Ann Ar­bor, MI

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nn Ar­bor is Heart of Amer­ica. It’s easy to get around and at­tracts a di­verse au­di­ence – mu­sic fans, art afi­ciona­dos, the­ater and film buffs, book col­lec­tors, shop­pers, food­ies, en­vi­ron­men­tal ad­vo­cates and Univer­sity of Michi­gan alums, known as Big Blues, who hang out at the Big House: the largest sta­dium in the U.S., with an of­fi­cial ca­pac­ity of 109,901.


When Bob Seger wrote his song “Main­street,” he was in­spired by Ann Ar­bor, where he grew up.The sim­pler time and place to which he al­ludes may have changed, but Ann Ar­bor has def­i­nitely re­tained the feel of Main Street, USA. A unique blend of Mid­west­ern ru­ral val­ues and cos­mopoli­tan ur­ban vibe are es­pe­cially ev­i­dent in strong com­mu­nity sup­ported agri­cul­ture (CSA), farm-to-ta­ble and slow food move­ments. In ad­di­tion, the city’s long-stand­ing com­mit­ment to sus­tain­abil­ity has re­sulted in a litany of awards, in­clud­ing recog­ni­tion as win­ner of the in­ter­na­tional 2010 En­ergy Globe Award for Sus­tain­abil­ity for LED Light­ing Ini­tia­tives at the 2010 World En­vi­ron­ment Day, one of Amer­ica’s Top 50 Green­est Cities by Pop­u­lar Sci­ence, one of Amer­ica’s Best Walk­ing Cities by Preven­tion mag­a­zine, one of Amer­ica’s Health­i­est Home­towns for Re­tire­ment by AARP, one of 21 Top Cities for Cy­clists by Bicycling mag­a­zine and a Tree City USA ev­ery con­sec­u­tive year since 1980.

Why go now:

Af­ter this year’s bru­tal win­ter, folks in Ann Ar­bor are ready to cel­e­brate spring. At Mat­taei Botan­i­cal Gar­dens and Ni­co­las Ar­bore­tum, you can see 20,000 daf­fodils bloom­ing in a row. Lilacs per­fume the air, woody plants show off their flow­ers and peonies be­gin to show off in May. (www.lsa.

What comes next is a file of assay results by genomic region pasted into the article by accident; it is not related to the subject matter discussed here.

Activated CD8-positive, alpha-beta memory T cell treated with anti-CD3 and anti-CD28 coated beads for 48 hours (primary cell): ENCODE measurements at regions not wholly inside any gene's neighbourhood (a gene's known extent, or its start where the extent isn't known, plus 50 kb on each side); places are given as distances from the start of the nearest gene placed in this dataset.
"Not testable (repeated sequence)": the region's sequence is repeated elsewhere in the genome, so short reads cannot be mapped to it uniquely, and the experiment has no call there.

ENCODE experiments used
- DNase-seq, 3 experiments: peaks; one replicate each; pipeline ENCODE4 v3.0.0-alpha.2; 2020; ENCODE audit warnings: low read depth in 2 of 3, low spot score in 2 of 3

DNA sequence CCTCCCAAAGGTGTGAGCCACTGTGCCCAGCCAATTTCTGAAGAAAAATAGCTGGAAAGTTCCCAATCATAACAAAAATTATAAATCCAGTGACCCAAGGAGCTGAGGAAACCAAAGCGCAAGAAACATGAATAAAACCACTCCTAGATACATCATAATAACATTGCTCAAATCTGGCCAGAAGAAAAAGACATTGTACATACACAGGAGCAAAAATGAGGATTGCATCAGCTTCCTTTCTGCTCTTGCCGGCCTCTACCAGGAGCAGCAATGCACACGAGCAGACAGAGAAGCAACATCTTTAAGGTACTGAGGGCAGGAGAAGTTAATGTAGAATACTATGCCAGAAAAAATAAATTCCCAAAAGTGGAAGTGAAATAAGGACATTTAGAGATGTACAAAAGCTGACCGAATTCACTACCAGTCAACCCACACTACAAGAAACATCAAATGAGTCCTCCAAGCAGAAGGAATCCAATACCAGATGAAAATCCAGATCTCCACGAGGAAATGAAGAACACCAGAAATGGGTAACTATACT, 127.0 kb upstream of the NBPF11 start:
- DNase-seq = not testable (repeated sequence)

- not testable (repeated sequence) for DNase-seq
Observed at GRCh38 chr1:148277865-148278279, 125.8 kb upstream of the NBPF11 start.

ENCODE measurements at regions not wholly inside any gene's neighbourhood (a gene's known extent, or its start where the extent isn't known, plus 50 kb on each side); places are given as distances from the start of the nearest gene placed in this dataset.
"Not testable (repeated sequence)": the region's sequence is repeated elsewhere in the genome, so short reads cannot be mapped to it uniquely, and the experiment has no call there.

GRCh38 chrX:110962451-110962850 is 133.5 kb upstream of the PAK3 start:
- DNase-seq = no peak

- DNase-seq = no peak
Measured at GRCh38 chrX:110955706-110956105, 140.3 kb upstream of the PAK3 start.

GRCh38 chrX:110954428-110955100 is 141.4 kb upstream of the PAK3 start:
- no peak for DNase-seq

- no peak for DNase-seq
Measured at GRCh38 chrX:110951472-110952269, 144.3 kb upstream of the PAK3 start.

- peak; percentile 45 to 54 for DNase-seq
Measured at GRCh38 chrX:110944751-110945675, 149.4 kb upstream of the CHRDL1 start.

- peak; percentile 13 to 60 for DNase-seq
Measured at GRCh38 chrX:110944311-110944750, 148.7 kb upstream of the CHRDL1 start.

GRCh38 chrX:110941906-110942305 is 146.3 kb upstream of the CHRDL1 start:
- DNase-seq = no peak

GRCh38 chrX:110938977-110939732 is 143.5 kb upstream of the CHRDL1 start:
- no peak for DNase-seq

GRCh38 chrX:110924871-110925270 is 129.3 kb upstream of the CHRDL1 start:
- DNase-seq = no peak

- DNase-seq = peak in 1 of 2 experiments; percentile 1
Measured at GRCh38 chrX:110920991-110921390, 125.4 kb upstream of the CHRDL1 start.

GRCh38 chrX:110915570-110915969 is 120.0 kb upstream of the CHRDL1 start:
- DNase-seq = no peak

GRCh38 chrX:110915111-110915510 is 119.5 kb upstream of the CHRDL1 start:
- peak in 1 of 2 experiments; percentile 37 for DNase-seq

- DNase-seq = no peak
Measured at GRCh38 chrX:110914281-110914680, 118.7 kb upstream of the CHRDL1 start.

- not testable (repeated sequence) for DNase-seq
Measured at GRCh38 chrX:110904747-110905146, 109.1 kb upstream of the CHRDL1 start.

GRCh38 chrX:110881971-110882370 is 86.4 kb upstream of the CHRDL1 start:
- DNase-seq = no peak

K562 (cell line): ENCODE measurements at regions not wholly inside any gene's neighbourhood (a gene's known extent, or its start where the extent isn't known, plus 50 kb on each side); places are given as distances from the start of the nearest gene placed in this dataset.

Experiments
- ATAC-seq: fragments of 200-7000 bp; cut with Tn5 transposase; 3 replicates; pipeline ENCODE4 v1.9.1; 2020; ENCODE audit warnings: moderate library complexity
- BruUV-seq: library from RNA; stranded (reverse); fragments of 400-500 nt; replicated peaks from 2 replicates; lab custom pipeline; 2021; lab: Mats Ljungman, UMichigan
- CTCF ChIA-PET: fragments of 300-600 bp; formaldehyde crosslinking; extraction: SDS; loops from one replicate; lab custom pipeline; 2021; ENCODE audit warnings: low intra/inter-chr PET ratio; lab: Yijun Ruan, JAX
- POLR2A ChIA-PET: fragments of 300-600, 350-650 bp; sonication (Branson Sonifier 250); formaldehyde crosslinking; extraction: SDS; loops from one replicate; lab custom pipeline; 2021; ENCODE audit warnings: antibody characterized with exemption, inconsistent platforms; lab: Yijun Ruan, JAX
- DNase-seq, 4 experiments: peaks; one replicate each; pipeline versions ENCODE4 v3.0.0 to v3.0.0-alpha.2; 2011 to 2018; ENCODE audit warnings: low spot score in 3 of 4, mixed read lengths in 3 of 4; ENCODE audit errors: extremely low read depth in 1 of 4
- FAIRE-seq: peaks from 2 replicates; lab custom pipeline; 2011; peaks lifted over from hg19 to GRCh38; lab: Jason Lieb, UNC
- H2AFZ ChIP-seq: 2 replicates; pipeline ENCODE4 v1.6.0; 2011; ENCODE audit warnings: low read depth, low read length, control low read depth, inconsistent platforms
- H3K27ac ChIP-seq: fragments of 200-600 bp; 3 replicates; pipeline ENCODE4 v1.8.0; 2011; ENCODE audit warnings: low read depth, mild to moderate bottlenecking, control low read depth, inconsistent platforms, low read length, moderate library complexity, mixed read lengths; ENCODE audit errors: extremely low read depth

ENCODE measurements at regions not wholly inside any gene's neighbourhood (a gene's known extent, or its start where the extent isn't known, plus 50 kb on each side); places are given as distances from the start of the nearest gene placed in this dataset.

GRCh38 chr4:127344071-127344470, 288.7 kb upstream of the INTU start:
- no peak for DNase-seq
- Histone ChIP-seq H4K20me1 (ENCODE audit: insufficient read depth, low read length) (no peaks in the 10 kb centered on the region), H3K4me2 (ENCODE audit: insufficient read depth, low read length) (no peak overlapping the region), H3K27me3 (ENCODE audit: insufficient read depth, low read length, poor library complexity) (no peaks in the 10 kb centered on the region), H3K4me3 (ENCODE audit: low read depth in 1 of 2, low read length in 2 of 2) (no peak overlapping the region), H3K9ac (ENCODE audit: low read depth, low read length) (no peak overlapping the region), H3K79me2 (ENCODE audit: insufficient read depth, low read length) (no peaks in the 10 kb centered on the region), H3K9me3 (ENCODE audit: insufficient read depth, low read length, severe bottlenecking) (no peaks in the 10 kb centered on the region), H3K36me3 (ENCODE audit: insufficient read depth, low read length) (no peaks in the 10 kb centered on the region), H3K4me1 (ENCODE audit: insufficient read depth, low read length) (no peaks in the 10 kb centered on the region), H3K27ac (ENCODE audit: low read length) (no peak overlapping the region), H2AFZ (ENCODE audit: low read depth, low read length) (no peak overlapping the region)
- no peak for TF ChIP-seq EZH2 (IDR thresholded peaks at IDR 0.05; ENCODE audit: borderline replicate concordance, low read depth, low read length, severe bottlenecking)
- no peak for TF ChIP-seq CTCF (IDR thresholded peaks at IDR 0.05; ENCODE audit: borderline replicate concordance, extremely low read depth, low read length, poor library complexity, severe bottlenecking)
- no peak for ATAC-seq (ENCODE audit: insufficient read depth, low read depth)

A packed cal­en­dar of fes­ti­vals and events in­cludes Ann Ar­bor’s Earth Day cel­e­bra­tion on April 27. May brings the Lenore Mar­wil Jewish Film Fes­ti­val down­town to the his­toric Michi­gan The­ater, ex­hibit­ing films from around the world that illuminate Jewish is­sues and themes. And with more than a hun­dred arts and en­ter­tain­ment venues, there’s al­ways some­thing to hear, see and do.

Spend your day:

Tour the Ger­ald R. Ford Li­brary on the Univer­sity of Michi­gan cam­pus. Dis­tinct from the Ford Mu­seum in Grand Rapids, this mu­seum col­lects archival ma­te­ri­als on U.S. do­mes­tic is­sues, for­eign re­la­tions and po­lit­i­cal af­fairs dur­ing the Cold War Era. (www.­brary/about­lib.asp)

Then, to feed the other side of your brain, walk over to the 10-sto­ries tall Michi­gan Car­il­lons for a chance to see dozens of bells rang­ing from 20 pounds to more than 12 tons each! The bells are played year round from noon12:30 week­days. (­­search/stearn­s_­col­lec­tion)

Af­ter­wards, tour Motawi Tile­works and learn to make a tile. At this stu­dio they founded in 1991, Nawal Motawi and his sis­ter, Karim, share their talent and the skills they de­vel­oped study-

ing sculp­ture and de­sign at Univer­sity of Michi­gan and at Pe­wabic Pot­tery in Detroit.You’ll leave with a true ap­pre­ci­a­tion for the craft of tile-mak­ing.Your tile – dried, fired, glazed and fired over and over – will be shipped to you. (

On Wed­nes­days and Satur­days, browse the Ker­ry­town Farm­ers’ Mar­ket, where you’ll find spec­tac­u­lar pro­duce, plus good­ies like Mill Pond Bread, Mindo Ch­co­late, Pi­lar’s Ga­males and Maite­lates Al­fa­jores (my-tay­lah-tes al-fa-hor-es): dulce de leche filled short­bread cook­ies bap­tized in rich Bel­gian choco­late. (www.ker­ry­

Must do: